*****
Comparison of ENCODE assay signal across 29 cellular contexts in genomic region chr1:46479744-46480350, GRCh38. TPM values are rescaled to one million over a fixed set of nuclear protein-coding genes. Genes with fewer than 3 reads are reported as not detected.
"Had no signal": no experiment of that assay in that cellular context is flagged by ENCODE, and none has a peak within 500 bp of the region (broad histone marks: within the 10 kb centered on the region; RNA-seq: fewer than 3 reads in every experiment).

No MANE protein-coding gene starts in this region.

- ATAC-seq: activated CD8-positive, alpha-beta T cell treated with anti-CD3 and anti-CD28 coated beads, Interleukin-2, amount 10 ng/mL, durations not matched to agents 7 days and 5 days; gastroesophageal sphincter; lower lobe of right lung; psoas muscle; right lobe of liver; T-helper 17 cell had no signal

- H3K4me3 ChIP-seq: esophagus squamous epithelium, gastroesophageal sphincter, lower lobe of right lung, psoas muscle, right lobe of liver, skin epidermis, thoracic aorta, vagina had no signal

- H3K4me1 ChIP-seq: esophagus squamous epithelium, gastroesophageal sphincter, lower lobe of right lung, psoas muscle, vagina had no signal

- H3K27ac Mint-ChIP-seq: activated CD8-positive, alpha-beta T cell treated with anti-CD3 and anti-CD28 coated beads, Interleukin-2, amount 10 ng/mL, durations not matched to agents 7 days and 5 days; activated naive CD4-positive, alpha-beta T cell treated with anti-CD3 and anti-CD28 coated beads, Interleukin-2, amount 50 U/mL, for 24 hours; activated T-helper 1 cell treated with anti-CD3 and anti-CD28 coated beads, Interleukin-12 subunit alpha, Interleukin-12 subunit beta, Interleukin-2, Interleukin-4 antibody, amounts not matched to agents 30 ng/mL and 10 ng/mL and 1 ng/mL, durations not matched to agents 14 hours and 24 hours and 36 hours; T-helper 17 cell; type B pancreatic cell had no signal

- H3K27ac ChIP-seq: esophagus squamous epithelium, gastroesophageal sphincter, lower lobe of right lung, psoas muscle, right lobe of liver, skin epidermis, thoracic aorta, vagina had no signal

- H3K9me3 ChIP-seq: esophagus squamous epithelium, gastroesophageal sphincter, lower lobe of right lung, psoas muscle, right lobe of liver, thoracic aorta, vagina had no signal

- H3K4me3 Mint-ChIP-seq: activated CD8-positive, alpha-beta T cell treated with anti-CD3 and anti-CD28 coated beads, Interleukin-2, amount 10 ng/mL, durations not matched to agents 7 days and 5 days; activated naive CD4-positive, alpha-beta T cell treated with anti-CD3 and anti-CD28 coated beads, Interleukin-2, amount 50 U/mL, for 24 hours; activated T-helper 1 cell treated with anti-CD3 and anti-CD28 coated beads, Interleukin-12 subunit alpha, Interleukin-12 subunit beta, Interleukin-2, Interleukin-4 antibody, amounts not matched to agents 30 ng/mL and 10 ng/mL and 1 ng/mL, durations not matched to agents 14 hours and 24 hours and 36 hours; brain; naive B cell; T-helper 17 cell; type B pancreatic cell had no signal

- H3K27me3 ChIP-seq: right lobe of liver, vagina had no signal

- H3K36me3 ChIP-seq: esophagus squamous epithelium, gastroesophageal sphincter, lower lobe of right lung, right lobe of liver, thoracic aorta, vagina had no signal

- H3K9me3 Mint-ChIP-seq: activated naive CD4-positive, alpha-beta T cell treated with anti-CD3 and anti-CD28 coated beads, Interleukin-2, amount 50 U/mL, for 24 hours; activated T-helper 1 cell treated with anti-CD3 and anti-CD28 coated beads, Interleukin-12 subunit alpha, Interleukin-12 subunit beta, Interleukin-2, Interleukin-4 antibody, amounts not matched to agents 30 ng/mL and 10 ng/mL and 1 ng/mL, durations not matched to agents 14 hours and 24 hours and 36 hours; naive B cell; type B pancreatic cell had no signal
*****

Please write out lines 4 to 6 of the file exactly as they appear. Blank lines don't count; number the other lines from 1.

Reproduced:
- ATAC-seq: activated CD8-positive, alpha-beta T cell treated with anti-CD3 and anti-CD28 coated beads, Interleukin-2, amount 10 ng/mL, durations not matched to agents 7 days and 5 days; gastroesophageal sphincter; lower lobe of right lung; psoas muscle; right lobe of liver; T-helper 17 cell had no signal

- H3K4me3 ChIP-seq: esophagus squamous epithelium, gastroesophageal sphincter, lower lobe of right lung, psoas muscle, right lobe of liver, skin epidermis, thoracic aorta, vagina had no signal

- H3K4me1 ChIP-seq: esophagus squamous epithelium, gastroesophageal sphincter, lower lobe of right lung, psoas muscle, vagina had no signal